Facial reconstruction is mainly used in two principal branches of science: forensic science and anthropology. Remains of a human skull act as input to reconstruct the most likely corresponding facial appearance of the dead person to enable recognition. Traditional methods rely on manual sculpturing a moldable substance onto the replica of the unknown skull using anatomic clues and reference data. In her comprehensive review, Wilkinson [1] considers this a highly subjective procedure requiring a great deal of artistic interpretation and thus providing rather unreliable results. For forensic investigations, a reliable mostlikely face estimate is demanded [1]. Computerbased methods can provide consistent and objective results and also allow the integration of metainformation, such as age, sex, or weight [2].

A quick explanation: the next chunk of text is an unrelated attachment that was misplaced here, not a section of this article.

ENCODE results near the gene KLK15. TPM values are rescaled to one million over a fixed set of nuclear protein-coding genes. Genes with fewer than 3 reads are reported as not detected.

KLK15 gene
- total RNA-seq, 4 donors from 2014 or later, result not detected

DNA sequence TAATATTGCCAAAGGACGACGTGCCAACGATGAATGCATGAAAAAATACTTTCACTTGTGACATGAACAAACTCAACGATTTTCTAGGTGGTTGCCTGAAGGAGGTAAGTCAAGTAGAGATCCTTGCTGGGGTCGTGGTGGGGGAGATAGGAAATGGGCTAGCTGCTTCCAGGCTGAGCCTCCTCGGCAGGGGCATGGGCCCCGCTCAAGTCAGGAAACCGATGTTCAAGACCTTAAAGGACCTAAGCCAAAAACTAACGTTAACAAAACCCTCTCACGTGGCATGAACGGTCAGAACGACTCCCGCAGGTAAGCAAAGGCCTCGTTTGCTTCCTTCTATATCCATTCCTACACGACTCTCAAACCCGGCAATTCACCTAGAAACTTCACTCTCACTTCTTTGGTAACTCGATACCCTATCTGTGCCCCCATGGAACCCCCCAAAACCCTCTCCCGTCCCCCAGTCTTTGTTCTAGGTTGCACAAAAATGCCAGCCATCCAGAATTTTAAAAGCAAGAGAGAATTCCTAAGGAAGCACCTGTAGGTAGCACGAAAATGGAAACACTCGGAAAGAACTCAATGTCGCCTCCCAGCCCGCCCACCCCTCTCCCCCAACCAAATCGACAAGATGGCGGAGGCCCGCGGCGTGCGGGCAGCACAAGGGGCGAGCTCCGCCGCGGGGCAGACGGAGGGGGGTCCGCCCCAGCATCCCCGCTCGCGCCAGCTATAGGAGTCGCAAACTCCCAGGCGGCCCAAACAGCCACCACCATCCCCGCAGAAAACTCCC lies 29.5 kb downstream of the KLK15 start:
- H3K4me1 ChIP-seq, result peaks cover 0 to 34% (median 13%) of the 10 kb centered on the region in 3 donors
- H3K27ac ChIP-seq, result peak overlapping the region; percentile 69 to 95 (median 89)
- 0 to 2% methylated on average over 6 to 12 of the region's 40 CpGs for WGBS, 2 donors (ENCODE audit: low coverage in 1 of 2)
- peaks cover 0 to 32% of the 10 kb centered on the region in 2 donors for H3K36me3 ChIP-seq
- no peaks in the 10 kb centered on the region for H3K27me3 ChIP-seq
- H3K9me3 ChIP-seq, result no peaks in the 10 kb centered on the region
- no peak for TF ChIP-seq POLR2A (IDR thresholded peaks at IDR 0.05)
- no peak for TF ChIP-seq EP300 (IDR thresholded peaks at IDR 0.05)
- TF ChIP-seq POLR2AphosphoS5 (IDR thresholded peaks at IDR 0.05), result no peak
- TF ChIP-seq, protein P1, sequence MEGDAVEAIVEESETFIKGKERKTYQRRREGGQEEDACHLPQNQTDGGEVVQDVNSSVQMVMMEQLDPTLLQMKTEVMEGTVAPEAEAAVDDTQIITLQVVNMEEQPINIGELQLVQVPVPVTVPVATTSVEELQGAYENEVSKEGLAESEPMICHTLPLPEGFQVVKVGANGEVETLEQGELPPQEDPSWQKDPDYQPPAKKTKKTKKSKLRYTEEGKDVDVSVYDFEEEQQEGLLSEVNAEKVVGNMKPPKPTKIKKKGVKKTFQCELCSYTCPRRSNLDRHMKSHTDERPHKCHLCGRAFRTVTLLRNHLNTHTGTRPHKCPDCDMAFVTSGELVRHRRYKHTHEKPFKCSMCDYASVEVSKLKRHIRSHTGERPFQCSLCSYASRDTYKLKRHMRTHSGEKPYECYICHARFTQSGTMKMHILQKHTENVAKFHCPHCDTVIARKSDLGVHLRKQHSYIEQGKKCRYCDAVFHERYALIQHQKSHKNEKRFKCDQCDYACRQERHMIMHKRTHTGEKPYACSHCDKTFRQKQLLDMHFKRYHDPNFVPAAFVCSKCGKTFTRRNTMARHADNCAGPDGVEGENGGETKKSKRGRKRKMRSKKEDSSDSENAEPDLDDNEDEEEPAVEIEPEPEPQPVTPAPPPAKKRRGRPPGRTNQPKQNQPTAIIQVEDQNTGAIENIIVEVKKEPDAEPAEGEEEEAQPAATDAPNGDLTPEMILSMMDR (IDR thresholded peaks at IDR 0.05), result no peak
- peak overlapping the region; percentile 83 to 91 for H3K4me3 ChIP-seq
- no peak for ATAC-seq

Computeraided facial reconstruction methods have been previously proposed in other publications [3, 4, 5, 6, 7]. Related work uses different techniques for the underlying registration as well as for the subsequent facial reconstruction. Although not standardized, FSTT measurements play an important role both in facial approximation and craniofacial superimposition methods due to the quantitative information provided [8]. A wide variety of different techniques such as needle probing, caliper or radiographic measurements, or ultrasonographic assessments are used to determine the FSTT, which lead to different results in the FSTT statistics. In addition, 3D imaging techniques such as CT or Magnetic Resonance Imaging (MRI) are employed for this purpose. Driven by the generally lower radiation dose when compared to medical CT, lately Cone Beam Computed Tomography (CBCT) has also been used [9]. In general it is difficult to compare FSTT studies based on CT and CBCT scans. CT scans are taken in supine position whereby CBCT scans can be taken in various positions (sitting, lying down, standing up), which has different gravity effects on the FSTT. CBCT also has the inherent drawback that some landmarks cannot be found in the data sets because it is normally limited to the craniofacial region. Although not backed by numerical data, it is generally advocated to prefer measurements on living individuals over cadavers [8]. In [8], Stephan and Simpson conclude that regardless of the applied technique the measurement error for FSTT assessment is rather high (relative error of around 10%) and that no method so far can be considered superior to any other. In addition, the authors stated that small sample sizes for most of the studies also compromise the degree to which the results from such studies can be generalized.